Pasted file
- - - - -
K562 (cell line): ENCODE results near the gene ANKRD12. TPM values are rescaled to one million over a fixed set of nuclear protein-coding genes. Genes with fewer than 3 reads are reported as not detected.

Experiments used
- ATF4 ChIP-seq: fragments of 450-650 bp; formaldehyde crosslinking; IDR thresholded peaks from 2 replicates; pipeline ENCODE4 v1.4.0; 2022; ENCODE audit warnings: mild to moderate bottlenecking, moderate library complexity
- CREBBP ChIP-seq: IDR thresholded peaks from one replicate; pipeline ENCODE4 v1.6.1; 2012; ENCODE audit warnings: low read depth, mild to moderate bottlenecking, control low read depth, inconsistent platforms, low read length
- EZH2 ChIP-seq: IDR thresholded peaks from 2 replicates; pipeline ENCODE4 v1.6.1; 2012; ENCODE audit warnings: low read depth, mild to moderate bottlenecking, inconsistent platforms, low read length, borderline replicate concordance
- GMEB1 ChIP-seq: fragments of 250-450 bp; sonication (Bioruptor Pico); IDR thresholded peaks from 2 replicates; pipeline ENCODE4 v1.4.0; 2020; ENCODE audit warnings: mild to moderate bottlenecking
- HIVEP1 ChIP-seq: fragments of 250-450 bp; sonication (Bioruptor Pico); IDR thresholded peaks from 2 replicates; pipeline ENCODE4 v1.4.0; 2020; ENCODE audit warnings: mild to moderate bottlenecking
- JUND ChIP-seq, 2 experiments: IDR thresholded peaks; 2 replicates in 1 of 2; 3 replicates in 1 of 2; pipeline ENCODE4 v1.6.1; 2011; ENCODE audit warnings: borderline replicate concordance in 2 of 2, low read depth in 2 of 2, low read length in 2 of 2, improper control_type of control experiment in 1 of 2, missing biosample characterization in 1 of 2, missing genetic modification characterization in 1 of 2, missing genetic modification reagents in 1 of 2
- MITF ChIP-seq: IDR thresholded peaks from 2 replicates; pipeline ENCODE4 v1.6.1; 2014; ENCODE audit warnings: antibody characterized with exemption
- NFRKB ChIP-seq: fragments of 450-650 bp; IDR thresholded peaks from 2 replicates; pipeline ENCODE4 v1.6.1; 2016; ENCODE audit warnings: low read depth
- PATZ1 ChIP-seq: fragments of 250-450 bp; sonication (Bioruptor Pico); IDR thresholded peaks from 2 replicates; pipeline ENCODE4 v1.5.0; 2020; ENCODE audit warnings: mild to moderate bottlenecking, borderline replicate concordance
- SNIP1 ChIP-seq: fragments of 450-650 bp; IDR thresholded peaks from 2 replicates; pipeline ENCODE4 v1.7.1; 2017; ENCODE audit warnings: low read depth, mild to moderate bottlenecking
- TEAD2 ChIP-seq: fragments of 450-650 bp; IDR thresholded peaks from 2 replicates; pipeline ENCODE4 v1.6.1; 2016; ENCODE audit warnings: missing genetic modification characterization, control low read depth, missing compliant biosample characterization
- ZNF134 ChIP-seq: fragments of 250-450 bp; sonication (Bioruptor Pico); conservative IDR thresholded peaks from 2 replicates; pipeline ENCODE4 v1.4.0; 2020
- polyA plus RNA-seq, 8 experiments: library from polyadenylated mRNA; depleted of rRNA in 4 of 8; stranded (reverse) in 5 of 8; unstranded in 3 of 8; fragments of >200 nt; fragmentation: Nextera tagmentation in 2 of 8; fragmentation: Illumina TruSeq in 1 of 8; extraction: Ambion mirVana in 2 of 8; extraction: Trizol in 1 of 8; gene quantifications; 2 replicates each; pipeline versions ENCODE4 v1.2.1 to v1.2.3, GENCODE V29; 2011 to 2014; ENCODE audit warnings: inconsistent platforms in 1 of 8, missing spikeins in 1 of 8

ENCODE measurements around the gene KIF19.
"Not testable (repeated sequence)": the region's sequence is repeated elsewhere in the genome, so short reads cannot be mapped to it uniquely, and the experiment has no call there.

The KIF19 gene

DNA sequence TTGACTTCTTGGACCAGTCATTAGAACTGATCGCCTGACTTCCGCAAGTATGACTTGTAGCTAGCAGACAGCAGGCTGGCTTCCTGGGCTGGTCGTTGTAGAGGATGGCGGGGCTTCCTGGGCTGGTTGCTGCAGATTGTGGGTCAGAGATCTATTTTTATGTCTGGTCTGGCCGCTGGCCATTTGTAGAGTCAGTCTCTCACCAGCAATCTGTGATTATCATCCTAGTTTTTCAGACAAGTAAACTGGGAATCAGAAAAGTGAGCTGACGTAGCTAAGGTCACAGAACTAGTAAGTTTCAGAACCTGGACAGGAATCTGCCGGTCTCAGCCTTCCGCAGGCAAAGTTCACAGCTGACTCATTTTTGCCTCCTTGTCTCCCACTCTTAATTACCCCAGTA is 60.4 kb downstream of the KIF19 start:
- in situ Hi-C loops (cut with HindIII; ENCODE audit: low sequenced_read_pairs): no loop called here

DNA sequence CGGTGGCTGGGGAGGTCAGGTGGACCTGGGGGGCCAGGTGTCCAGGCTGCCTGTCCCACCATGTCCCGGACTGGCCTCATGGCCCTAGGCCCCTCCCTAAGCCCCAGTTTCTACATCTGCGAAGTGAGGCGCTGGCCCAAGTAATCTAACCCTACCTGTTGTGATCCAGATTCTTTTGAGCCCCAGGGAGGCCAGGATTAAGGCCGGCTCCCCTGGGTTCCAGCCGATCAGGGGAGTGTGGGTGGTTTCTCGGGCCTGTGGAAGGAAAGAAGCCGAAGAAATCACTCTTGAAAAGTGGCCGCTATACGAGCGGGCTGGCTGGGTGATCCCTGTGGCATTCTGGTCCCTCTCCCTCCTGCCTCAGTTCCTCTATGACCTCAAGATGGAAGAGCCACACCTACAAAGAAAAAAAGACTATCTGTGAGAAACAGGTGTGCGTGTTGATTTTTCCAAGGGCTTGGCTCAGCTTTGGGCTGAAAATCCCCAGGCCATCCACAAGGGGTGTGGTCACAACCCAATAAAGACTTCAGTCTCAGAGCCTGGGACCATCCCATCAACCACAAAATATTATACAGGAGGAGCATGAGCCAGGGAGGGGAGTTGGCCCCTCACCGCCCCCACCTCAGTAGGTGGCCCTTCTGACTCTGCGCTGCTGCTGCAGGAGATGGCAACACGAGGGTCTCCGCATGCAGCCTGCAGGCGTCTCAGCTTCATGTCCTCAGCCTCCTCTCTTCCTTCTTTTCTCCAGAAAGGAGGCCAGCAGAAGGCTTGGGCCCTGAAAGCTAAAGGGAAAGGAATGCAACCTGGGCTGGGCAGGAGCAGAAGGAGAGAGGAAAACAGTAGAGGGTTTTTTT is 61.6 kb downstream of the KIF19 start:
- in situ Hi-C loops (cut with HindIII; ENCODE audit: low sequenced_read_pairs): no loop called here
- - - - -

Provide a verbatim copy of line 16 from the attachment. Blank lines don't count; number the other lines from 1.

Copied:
ENCODE measurements around the gene KIF19.